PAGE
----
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Jewish World Review
Feb. 26, 2007
/ 8 Adar 5767
Love, marriage, and the baby carriage
Is marriage intrinsically connected to bearing and raising children? Advocates
of same-sex marriage often argue peremptorily that it is not .
"In today's society," Yale law professor William Eskridge asserts in The Case
for Same-Sex Marriage, "the importance of marriage is relational and not
procreational." The privileged status of marriage in modern society, in other
words, has to do with the love and commitment of the spouses, not with the
needs of any children those spouses may produce. In its 2003 Goodridge decision
mandating same-sex marriage, the Massachusestts Supreme Judicial Court was even
more emphatic. To the argument that the state's interest in marriage is
connected to procreation, the SJC replied categorically: "This is incorrect."
As evidence that marriage and childrearing are not fundamentally related,
same-sex marriage proponents frequently point out that married couples aren't
required to have children. No law prevents infertile couples from marrying or
orders childless marriages dissolved. If procreation is so important to
marriage, they say, why should elderly couples, or couples determined not to
have children, be permitted to wed?
Now a group of same-sex marriage supporters in Washington state has taken that
argument to what even they describe as an "absurd" length.
Archly calling themselves the Washington Defense of Marriage Alliance, the
activists are promoting Initiative 957, a ballot measure that would restrict
marriage rights to men and women capable of bearing children.
Couples would be required to have a child within three years of getting
married, or their marriage would be annulled. Non procreating couples could
stay together if they wished, but their union would be classified as
"unrecognized," and they would be legally ineligible for marital benefits.
To be sure, the activists behind this proposal don't expect it to become law.
Even if voters were to approve something so outlandish, the Washington Supreme
Court would strike it down. Alliance organizer Gregory Gadow says the
initiative is offered "in the spirit of political street theater." On the
group's website, however, his tone takes on a harder edge. "At the very least,
it should be good fun to see the social conservatives who have long screamed
that marriage exists for the sole purpose of procreation be forced to choke on
their own rhetoric."
But Gadow and his fellow activists are assaulting a straw man. No mainstream
opponent of same-sex marriage claims that having children is the sole purpose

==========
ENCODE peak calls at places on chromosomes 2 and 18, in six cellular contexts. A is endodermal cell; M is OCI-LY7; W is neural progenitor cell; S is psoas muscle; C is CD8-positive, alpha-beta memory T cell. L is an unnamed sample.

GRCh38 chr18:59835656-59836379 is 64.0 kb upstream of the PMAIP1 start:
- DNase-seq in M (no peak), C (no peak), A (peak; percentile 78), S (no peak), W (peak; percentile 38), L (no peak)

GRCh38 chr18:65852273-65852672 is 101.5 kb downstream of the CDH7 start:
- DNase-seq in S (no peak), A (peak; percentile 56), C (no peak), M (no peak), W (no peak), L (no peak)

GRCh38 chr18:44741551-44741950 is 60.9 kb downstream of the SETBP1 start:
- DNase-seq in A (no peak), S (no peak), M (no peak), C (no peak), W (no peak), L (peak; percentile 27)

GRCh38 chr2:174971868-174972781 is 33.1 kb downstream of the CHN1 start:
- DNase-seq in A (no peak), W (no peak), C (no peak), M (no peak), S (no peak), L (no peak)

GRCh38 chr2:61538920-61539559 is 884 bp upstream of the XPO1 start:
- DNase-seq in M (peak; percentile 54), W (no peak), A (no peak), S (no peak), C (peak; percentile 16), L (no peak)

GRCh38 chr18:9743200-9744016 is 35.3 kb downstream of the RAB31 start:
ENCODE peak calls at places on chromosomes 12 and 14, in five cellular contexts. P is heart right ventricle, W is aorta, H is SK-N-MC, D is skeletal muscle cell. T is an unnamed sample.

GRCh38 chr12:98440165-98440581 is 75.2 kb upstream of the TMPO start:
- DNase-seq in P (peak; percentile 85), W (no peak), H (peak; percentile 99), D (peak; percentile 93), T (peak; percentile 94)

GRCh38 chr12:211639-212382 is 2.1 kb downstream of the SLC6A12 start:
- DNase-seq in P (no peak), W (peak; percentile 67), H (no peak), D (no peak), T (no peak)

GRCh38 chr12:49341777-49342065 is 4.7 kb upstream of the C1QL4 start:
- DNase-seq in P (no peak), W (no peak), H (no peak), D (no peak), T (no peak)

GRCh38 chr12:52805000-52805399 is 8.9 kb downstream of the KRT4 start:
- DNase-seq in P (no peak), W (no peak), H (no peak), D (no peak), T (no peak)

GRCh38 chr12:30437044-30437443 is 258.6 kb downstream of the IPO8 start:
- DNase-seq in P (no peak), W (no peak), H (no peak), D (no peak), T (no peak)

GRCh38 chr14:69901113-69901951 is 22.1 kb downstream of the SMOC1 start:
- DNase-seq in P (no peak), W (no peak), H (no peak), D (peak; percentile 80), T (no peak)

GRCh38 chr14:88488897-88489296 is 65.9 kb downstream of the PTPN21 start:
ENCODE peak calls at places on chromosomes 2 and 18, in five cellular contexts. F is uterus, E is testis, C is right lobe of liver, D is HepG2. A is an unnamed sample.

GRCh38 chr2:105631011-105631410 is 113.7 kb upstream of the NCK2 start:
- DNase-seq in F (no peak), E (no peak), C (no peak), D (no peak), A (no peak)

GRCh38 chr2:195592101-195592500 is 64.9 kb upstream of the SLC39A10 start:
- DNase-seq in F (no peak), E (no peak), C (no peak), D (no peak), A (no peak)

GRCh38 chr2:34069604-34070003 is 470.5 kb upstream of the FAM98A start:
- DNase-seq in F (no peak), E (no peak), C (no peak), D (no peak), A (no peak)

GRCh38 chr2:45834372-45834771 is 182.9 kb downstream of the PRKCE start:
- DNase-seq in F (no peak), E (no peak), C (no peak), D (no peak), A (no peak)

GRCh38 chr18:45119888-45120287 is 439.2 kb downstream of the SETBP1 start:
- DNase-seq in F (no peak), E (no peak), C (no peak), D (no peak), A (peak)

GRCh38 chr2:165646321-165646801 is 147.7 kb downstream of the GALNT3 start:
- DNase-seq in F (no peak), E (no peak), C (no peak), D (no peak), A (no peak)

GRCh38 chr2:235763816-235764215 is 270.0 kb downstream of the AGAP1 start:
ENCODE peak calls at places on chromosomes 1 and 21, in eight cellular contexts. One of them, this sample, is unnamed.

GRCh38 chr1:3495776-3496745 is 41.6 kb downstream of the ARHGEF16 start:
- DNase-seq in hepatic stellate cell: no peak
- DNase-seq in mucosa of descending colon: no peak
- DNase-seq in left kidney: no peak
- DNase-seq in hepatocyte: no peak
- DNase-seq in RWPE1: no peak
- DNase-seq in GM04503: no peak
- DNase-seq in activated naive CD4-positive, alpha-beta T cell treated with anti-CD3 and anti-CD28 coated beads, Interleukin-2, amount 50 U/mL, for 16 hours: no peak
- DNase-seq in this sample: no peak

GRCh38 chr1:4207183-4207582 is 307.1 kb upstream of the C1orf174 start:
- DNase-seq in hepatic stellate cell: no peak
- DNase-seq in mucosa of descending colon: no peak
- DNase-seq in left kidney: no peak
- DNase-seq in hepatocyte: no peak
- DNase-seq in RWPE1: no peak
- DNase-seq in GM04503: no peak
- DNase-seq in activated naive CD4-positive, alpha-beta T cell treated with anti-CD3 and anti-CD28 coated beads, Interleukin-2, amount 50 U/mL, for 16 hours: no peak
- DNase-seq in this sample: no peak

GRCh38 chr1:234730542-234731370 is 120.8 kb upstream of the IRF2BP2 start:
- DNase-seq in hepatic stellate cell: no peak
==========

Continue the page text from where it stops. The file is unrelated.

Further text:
of wedlock. Marriages can serve any number of purposes, as diverse as the
people entering into them cementing the bond between devoted partners,
guaranteeing financial security, having a legitimate sexual outlet, ensuring
companionship, and so on. People get married for various reasons; the desire to
raise a family is only one of them.
What makes marriage a public institution, however the reason it is
regulated by law and given an elevated legal status is that it provides
something no healthy society can do without: a stable environment in which men
and women can create and bring up the next generation, and in which children
can enter the world with mothers and fathers committed to their well-being.
Because sex between men and women makes children, and because children tend to
do best when raised by their mothers and fathers, society has a vested interest
in encouraging long-term, monogamous, heterosexual marriage. True, not all
married couples reproduce. But every opposite-sex marriage has the ability to
give a father and a mother to any child the couple creates or adopts. That is
something no same-sex couple can provide, which is one reason homosexual
marriage has never become a social institution.
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Of course procreation is not the only reason to marry, but to insist that
marriage is not closely related to having children is like arguing, to use an
analogy offered by marriage scholar David Blankenhorn, that cars are not
intrinsically connected to driving.
"When you acquire ownership of a car," Blankenhorn writes in his forthcoming
book, The Future of Marriage, "society does not impose upon you a binding
obligation to drive it. If you buy a car but fail to drive it, the state does
not for that reason revoke your driver's license. . . . Cars can be about many
things, including pleasure, aesthetics, economic gain, and social status." But
whether any particular car is driven or not, cars and driving are intrinsically
Similarly, whatever the circumstances of any married couple, marriage and
procreation are intrinsically connected. Men and women make babies; babies need
mothers and fathers. That is why there has always been a public stake in the
marriage of husbands and wives. And why no such stake exists in the union of
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